The recently proposed bright-line test has been criticised as unfair with the New Zealand Law Society saying it will detrimentally affect local taxpayers who need to quickly sell property within two years of purchase due to unforeseen personal circumstances.
While the bill itself is intended to target real estate speculators failing to meet their income tax obligations, Stephen Tomlinson, spokesman for the NZ Law Society, said that ordinary taxpayers were more likely to be negatively affected.
Impacts were possible for those who didn’t fall within an exception such as selling their primary home or inherited property or transferring a property under a relationship property agreement.
“It is likely that the proposed bright-line test will subject the sale of land to tax where the taxpayer genuinely did not have a purpose or intention of disposal at the time of acquisition,” Tomlinson said.
“However it will not catch speculators who are currently not meeting their income tax obligations, as they will simply change their behaviour so that land will not be disposed of within the two-year period.”
Officials have criticised the current disposal test in section CB 6(1) of the Income Tax Act 2007, saying it is too difficult to enforce due to its subjective conditions. They claim the bright-line test will do away with this issue.
However, the Law Society says the burden of proof for the new test will fall on the taxpayer involved and not on the Commissioner.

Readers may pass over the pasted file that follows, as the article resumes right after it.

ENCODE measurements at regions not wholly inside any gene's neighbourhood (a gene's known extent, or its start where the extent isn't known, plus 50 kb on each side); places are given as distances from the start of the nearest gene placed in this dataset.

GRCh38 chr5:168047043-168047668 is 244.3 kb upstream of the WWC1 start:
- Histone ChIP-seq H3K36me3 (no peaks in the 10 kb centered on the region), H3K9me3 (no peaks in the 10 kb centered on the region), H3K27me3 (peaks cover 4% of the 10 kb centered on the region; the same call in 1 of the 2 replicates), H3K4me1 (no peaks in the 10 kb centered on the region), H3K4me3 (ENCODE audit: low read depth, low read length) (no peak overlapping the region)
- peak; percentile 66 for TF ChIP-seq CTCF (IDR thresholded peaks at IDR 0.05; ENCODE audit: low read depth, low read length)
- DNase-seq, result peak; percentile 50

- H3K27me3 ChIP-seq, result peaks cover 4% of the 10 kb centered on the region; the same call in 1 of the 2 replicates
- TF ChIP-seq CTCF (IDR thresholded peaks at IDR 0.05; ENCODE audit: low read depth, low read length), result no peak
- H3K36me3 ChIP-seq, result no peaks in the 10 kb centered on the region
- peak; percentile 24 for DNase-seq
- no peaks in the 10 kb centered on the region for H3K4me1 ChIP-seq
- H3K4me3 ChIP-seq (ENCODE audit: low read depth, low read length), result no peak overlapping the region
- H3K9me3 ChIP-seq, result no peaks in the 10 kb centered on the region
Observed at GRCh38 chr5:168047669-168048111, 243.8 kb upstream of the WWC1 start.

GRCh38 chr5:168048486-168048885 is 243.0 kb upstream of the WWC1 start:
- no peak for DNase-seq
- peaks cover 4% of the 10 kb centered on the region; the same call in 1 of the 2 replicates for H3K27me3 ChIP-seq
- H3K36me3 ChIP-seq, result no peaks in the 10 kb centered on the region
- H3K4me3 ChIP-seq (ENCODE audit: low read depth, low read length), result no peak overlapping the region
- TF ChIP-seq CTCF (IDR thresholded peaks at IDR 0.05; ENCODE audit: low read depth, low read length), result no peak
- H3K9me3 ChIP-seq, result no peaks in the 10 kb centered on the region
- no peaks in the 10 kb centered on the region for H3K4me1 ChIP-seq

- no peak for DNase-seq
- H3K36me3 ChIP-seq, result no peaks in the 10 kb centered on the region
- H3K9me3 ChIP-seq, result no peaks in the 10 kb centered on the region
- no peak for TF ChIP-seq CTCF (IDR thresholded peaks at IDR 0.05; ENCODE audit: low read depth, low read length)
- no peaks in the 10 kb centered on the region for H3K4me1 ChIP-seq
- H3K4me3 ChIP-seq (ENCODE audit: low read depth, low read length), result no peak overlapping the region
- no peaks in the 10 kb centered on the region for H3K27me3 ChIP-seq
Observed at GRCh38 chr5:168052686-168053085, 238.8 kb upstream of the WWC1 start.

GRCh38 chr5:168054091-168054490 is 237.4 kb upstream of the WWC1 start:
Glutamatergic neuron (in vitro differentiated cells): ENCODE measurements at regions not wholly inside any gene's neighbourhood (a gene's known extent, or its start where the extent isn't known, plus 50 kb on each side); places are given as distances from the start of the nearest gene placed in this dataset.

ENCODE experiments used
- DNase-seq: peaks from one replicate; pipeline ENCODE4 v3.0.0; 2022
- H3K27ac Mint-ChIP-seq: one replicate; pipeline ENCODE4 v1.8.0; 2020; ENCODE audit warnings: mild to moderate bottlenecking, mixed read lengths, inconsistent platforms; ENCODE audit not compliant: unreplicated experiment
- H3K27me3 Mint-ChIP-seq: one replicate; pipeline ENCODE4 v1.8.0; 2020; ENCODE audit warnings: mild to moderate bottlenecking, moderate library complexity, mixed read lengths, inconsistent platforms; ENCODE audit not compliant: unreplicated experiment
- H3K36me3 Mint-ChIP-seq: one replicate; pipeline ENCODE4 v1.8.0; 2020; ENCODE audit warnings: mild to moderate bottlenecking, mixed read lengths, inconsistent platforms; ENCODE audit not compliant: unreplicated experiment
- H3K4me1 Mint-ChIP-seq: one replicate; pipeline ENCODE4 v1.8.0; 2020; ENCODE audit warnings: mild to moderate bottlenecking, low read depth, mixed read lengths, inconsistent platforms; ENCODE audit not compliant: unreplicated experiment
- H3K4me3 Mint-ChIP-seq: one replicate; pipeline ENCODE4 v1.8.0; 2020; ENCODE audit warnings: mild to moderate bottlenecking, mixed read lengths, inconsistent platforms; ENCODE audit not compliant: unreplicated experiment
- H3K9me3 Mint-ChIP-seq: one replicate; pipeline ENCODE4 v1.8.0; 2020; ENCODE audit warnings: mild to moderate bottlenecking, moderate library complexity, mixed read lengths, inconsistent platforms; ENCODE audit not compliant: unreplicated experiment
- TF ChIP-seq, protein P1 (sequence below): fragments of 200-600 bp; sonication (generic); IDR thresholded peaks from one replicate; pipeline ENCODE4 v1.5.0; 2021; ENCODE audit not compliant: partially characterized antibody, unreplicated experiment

“The proposed test should not be enacted as it is likely to be ineffective in achieving its stated objective,” Tomlinson said. “If officials are concerned about difficulties in enforcing the existing land gain taxation provisions, then there should be a comprehensive review of those provisions, rather than reform being made on a piece-meal basis.”
The Society also says the proposed test is unnecessary because new property disclosure rules introduced by the Land Transfer Amendment Bill and the Tax Administration Amendment Bill will ease enforcement of the current land sale rules anyway.
Tomlinson also criticised the limited timeframe and lack of consultation behind the proposed legislation, saying discussion of the potential effects deserved more time.
“We strongly recommend that the period for making submissions is extended so that proper consideration can be given to reforms that could inadvertently affect so many,” he said.